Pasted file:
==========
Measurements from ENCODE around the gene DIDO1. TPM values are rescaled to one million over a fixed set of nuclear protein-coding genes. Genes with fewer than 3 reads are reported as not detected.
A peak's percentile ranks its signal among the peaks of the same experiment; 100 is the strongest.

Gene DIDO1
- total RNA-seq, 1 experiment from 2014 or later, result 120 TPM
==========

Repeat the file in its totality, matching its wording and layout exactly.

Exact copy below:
Measurements from ENCODE around the gene DIDO1. TPM values are rescaled to one million over a fixed set of nuclear protein-coding genes. Genes with fewer than 3 reads are reported as not detected.
A peak's percentile ranks its signal among the peaks of the same experiment; 100 is the strongest.

Gene DIDO1
- total RNA-seq, 1 experiment from 2014 or later, result 120 TPM